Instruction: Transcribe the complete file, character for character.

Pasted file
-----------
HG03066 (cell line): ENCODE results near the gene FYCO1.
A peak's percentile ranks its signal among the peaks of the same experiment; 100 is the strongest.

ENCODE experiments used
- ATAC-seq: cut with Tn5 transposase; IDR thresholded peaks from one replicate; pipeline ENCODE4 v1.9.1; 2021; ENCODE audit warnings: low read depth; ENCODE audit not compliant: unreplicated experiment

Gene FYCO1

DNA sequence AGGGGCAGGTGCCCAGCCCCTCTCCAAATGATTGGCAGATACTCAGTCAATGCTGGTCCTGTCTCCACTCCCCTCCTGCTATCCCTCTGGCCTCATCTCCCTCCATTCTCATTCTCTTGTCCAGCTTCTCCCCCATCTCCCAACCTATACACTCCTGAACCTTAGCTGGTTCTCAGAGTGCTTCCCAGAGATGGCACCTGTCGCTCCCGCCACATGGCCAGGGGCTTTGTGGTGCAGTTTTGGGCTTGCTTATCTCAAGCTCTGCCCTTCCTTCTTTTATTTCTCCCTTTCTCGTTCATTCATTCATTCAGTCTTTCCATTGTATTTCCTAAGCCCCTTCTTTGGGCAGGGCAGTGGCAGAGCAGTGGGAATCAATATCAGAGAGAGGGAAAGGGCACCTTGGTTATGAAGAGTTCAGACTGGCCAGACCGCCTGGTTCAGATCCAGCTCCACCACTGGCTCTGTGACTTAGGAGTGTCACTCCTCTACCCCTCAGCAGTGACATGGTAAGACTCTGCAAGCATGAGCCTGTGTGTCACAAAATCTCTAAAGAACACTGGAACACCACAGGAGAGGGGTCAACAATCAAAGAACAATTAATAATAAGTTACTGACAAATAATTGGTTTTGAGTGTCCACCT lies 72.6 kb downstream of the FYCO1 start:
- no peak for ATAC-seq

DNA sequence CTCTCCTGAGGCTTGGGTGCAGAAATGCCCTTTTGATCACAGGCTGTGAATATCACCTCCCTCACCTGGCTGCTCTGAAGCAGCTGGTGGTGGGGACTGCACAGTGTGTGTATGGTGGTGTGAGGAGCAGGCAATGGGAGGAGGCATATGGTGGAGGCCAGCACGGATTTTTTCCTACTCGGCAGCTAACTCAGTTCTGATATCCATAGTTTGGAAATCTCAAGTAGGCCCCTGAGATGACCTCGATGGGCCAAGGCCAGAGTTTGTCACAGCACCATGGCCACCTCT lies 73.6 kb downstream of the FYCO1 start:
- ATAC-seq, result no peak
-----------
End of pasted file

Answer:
HG03066 (cell line): ENCODE results near the gene FYCO1.
A peak's percentile ranks its signal among the peaks of the same experiment; 100 is the strongest.

ENCODE experiments used
- ATAC-seq: cut with Tn5 transposase; IDR thresholded peaks from one replicate; pipeline ENCODE4 v1.9.1; 2021; ENCODE audit warnings: low read depth; ENCODE audit not compliant: unreplicated experiment

Gene FYCO1

DNA sequence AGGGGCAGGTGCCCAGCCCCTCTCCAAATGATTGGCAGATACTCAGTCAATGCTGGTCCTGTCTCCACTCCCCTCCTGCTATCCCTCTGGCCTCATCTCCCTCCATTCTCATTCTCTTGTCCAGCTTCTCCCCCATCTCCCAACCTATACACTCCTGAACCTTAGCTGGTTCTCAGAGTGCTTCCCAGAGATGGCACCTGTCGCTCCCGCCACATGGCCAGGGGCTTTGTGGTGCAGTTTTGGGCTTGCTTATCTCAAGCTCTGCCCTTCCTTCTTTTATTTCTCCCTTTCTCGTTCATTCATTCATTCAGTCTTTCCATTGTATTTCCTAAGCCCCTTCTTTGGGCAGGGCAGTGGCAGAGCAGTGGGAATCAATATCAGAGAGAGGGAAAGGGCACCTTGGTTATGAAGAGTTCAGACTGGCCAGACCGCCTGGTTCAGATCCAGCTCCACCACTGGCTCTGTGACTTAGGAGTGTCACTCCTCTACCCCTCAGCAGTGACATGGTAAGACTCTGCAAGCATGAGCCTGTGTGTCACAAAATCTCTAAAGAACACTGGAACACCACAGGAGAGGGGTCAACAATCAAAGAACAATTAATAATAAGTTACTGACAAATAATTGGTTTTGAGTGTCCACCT lies 72.6 kb downstream of the FYCO1 start:
- no peak for ATAC-seq

DNA sequence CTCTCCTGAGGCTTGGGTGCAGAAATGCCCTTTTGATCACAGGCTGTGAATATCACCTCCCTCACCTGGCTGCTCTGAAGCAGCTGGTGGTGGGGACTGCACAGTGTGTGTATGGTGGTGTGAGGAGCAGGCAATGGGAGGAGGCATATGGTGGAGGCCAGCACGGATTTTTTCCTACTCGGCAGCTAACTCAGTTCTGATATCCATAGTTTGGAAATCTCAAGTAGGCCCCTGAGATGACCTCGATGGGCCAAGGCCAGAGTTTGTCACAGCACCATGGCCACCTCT lies 73.6 kb downstream of the FYCO1 start:
- ATAC-seq, result no peak